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Tokyo Planning Solar Roads for Olympics

Monday, June 18, 2018

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Four years after the first solar roadway was installed in the Netherlands, the technology is getting play in Tokyo, where it will be implemented ahead of the 2020 Olympics in a bid to show off green tech in the Japanese capital.

Solar road panels
Solar Roadways

The U.S. company Solar Roadways recently announced its first manufacturing partnership. (Appearance of Solar Roadways panels doeos not necessarily represent those to be used in Tokyo.)

According to The Japan News, the Tokyo metropolitan government plans to install roadway surfaces consisting of solar panels coated in a tough resin that will withstand the stresses of traffic. The first pilot projects will reportedly see the solar pavement laid down on properties owned by the government.

Prior Installations

The first solar road was installed in the Dutch town of Krommenie in 2014 on a bike path; since then, solar pavement has been installed on a motorway in France in the village of Tourouvre-au-Perche.

Earlier this year, a stretch of solar road installed in China’s Jinan province, was closed days after opening when it was discovered that some of the solar panels had been stolen or damaged.

The Japan News reports that solar pavement has already been installed in one location in Japan: A 7-Eleven store parking lot in Kanagawa Prefecture, where, the newspaper reports, the solar panels have the potential to generate 9 percent of the power used by the store yearly.

An American company, Solar Roadways, has been working on perfecting its plans for glass-covered solar panels for paving highways; the company has received $1.6 million in federal grants and raised more than $2 million privately to support its technology. Earlier this year, Solar Roadways announced its first manufacturing partnership, with Ohio firm E-Mek.

Solar roadways are one of a number of novel installation methods for solar panels, serving as a way to work renewable-energy collection into everyday structures. The initial cost, though, is seen as a barrier to the technology going mainstream: One kilometer of roadway in France reportedly cost $5.2 million to build.

   

Tagged categories: AS; Asia Pacific; EMEA (Europe, Middle East and Africa); EU; Infrastructure; NA; North America; Program/Project Management; Roads/Highways; Solar energy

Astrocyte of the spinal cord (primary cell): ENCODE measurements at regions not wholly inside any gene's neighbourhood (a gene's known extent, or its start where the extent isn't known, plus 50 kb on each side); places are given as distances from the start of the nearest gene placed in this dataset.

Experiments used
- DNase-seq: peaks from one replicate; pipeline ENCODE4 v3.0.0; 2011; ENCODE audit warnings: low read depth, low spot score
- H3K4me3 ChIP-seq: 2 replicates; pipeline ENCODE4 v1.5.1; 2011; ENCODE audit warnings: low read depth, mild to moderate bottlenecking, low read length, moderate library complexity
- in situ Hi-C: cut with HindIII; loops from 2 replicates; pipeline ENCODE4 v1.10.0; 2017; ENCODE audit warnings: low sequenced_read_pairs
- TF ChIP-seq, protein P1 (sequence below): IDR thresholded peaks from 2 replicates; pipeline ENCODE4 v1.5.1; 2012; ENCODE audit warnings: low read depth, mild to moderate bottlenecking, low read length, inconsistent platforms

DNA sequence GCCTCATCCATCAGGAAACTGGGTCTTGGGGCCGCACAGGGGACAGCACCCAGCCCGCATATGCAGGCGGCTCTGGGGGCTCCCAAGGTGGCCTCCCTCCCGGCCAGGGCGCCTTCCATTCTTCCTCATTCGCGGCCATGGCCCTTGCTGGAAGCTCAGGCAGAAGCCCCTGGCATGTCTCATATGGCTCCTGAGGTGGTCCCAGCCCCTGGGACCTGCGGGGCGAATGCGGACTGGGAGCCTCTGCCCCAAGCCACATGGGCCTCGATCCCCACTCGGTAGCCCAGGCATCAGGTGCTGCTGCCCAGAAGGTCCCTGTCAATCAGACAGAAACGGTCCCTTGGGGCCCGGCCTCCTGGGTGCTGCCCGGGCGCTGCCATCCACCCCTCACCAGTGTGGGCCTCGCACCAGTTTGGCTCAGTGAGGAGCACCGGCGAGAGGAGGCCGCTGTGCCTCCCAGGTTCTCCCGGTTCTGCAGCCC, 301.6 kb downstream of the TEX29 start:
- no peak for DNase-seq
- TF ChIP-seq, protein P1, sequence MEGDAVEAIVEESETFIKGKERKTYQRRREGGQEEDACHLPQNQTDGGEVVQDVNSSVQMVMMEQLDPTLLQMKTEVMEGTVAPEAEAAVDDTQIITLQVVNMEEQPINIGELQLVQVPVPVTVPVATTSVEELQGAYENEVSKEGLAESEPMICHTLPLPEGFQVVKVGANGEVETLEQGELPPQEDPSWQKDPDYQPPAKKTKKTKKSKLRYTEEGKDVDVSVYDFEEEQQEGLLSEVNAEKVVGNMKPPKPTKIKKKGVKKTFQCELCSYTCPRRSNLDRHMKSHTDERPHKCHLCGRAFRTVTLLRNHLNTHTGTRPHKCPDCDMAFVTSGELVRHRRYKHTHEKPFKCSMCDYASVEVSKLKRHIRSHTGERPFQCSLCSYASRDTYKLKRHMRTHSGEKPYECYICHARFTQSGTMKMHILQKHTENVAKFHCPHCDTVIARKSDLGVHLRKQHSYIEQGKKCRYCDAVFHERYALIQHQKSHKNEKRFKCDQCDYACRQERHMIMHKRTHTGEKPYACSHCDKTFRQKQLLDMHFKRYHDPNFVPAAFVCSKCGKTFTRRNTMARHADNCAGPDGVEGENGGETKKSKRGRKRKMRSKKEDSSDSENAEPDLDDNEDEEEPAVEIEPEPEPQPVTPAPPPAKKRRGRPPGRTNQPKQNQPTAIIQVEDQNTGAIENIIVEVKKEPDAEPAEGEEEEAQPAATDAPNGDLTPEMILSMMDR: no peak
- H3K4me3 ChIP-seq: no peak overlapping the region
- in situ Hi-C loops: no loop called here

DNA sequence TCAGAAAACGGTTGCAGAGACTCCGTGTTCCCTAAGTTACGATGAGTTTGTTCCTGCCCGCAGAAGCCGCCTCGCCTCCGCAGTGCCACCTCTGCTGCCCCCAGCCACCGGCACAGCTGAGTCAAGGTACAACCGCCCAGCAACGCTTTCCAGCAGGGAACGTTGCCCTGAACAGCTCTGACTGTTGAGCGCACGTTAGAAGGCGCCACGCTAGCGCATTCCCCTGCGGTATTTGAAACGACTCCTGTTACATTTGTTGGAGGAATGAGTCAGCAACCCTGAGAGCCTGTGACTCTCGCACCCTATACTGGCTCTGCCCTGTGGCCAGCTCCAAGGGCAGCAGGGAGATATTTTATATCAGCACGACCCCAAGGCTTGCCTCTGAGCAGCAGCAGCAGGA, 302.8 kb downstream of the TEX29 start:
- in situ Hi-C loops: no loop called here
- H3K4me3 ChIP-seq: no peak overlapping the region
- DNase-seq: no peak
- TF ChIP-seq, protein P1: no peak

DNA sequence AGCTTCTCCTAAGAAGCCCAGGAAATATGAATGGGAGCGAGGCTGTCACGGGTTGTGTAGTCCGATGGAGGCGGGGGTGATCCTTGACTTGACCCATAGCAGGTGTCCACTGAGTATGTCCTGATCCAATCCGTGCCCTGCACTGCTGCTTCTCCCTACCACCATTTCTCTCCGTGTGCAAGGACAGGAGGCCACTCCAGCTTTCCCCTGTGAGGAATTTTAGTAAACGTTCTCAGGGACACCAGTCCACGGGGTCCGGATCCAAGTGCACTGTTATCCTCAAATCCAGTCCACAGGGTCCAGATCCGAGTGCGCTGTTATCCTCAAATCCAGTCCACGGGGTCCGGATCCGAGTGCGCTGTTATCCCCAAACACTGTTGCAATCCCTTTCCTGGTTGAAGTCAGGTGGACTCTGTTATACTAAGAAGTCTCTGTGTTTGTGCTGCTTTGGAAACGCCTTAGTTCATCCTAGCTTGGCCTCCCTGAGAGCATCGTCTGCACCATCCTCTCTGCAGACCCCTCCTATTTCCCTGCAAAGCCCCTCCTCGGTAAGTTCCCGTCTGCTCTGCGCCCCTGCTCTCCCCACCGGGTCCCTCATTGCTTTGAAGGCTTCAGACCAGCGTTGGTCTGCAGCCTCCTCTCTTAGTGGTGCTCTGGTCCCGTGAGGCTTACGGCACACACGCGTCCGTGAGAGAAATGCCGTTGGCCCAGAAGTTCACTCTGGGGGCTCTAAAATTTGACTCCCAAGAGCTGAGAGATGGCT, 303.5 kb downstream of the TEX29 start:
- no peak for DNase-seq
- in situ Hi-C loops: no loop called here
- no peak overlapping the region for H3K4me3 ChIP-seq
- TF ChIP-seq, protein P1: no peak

Comment from John Ducote, (6/27/2018, 12:05 PM)

This is just a really dumb idea. Roadways are a really bad place to put solar panels, especially when compared to roofs. First and most obvious, on roads they will be susceptible to damage from being driven over by vehicles including large semi trucks. Even concrete and asphalt roads do not hold up very well to large and heavy trucks. Sure, it is possible to make the panels so rugged they could stand up, but then that makes already-expensive solar panels incredibly more expensive. Why make them that expensive so that you can put them in a place that is bad for other reasons? Roads are flat, so the panels cannot be inclined to face the sun, making them much less efficient, compared to roofs which already are naturally inclined (or even on flat roofs the panels can still be installed inclined). Also, roads, being low on the ground are typically shaded by trees and buildings. Plus, putting panels on/in roads means you have to install new electrical connections to the power grid. Roofs on the other hand are part of buildings which are already connected to the grid. I cannot believe this idea has gained so much traction, all due to some slick marketing video “Solar Freaking Roads!".


Comment from trevor neale, (6/28/2018, 9:59 AM)

In many cities traffic congestion would prevent solar energy ever reaching the road surface, maybe on the roofs of autos makes a better solution.


Comment from Tom Schwerdt, (7/2/2018, 12:18 PM)

Cheaper and far more effective to just put them over and/or alongside the roadway. Some places are experimenting with combining solar panels with agriculture, where there is too much sunlight for the intended crops.


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